In some ways, it was almost ridiculously easy. I’m a voracious reader, and demons and angels are everywhere in literature — not to mention movies and art — and I found that I would see a concept or image, and find a way to use it within my world. For example, the idea of bargaining and wagering with a demon is a commonplace one; but to make it my own, I had to create unique rules surrounding a bargain: How did it work? Was there any escape from a bargain once it had been made? What were the consequences of failure?
Figuring out how all of it works is downright fun. It can be frustrating when one idea I liked conflicted with another, and I would have to decide to use one and discard one, or change them both. It’s a constantly evolving process, and “building” is exactly the right word for it: taking a basic concept as a foundation (the endless battle between demons and angels, with mankind caught in the middle) and layering another idea on top of it, creating your rooms, and testing the structure to make certain that it’s solid.
The difficult part is sticking to those rules once I’ve set them up. It’s not enough to create the rules for a unique world — as the storyteller, I’ve got to follow through on them; Iâ€™ve made my house, and now I have to live in it. Lilith is bound by a bargain to kill Hugh, and if she fails, she’ll suffer an eternal torment — and the demon with whom she made the bargain won’t release her from it. It’s an impossible situation, but because the world I’ve created is my world, it would be so easy to create a magical solution for her at the last moment, or to pull off a deus ex machina … but that cheats the characters and the reader.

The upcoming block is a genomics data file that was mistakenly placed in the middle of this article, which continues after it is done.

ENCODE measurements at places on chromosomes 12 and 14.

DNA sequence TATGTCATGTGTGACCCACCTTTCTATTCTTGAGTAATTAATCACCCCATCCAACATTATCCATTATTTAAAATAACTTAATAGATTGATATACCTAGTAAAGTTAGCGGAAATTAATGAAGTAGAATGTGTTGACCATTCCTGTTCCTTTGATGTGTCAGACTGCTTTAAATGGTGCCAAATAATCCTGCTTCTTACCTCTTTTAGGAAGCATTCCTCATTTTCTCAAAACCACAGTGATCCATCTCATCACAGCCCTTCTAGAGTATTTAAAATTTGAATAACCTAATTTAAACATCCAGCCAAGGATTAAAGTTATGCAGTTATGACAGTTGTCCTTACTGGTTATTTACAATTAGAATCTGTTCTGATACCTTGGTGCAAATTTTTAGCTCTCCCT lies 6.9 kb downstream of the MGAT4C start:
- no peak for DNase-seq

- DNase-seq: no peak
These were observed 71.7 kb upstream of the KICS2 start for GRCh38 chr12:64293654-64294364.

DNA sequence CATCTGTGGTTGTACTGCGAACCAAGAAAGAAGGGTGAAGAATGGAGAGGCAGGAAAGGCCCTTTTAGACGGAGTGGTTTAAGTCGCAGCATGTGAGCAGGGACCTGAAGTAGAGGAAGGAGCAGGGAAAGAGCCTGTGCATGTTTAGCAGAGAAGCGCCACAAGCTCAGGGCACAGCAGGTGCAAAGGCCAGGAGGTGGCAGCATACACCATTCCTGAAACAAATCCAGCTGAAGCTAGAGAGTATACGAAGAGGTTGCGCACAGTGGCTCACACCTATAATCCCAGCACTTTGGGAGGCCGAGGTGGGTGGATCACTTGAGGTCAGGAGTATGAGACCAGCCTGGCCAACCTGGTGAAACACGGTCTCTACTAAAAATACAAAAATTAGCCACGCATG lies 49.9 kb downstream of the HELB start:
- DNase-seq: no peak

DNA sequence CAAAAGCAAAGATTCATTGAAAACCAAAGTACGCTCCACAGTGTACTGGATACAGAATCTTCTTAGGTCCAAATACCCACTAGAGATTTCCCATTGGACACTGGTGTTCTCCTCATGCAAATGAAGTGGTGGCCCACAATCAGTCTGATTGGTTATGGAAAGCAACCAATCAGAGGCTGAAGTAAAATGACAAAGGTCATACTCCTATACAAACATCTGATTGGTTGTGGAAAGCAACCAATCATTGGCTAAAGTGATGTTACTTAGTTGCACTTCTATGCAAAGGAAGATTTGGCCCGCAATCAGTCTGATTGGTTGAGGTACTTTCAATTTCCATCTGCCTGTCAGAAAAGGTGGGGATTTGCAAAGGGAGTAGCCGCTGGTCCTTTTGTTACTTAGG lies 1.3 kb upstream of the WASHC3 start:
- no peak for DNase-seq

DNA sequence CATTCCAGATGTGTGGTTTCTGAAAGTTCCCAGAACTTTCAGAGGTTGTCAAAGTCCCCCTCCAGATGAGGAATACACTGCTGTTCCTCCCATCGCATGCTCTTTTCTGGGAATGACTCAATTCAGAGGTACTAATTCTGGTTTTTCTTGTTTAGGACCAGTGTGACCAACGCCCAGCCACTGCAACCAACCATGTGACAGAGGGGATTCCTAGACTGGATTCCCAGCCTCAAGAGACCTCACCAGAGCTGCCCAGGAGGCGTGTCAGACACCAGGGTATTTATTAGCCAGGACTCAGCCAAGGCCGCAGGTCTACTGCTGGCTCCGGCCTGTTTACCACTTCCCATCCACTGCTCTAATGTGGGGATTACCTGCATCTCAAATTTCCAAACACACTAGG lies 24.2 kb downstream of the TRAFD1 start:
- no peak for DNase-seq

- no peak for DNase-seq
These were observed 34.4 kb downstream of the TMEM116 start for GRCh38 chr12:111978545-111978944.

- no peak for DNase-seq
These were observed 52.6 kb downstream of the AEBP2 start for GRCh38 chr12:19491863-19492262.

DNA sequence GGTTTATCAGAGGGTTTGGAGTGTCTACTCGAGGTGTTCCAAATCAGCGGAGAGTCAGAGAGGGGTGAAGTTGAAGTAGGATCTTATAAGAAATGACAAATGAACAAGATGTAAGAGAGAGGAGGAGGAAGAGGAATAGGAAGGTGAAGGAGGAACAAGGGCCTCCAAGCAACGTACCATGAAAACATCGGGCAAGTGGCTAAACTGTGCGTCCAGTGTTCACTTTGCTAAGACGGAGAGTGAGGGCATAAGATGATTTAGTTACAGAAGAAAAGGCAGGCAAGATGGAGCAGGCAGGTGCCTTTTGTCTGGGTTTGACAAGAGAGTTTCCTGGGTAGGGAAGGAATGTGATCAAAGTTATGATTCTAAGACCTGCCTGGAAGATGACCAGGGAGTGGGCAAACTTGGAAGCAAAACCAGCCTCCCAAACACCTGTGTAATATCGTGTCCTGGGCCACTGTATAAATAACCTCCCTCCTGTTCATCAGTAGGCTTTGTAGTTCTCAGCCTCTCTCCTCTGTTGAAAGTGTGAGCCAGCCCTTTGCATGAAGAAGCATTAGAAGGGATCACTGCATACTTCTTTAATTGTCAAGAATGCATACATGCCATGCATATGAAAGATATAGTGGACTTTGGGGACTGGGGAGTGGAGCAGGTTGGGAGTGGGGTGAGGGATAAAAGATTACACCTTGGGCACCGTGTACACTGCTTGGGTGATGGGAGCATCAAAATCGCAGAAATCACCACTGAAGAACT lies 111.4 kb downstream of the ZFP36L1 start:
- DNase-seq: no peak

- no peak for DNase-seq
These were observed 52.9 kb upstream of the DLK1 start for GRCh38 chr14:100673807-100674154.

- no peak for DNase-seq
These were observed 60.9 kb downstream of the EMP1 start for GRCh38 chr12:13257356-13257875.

Seeing Lilith work through her dilemma, and the way in which she solves her problem — that is the payoff for the time and effort I spent creating this world. And itâ€™s a fantastic payoff.
4) The chemistry between Lilith and Hugh really sizzles from their first meeting — how difficult was it to balance the personal romantic relationship and conflict with the larger story?
Much of the romantic conflict between them stems from who they are: thereâ€™s no possibility of a match between a demon and Guardian, and their goals are fundamentally different. Finding that balance was difficult — the external forces and plot against them is huge — but fortunately, the larger story echoes that personal conflict: Good versus Evil, Guardian versus demon.
And the differences that kept them apart fade in importance when they recognize the danger in the terrible alliance forming against humans and Guardians, and the consequences of failure. The threat forces Hugh and Lilith to acknowledge feelings they hold for each other, and to act in ways that — though the actions might be emotionally painfully for both of them — is based on the desire to defeat that evil, not for themselves, but to keep each other alive…and their souls intact. So moving from the larger scale to the interactions between Lilith and Hugh was seamless; many of their personal struggles were reflected in their struggles against Lucifer and everything he represents.
5) Whatâ€™s coming up next?
In May, I have a novella in the WILD THING anthology, which also includes stories from the fabulous Maggie Shayne, Marjorie M. Liu, and Alyssa Day. DEMON MOON, the second novel-length story set in the Guardian universe, will be on the shelves in June.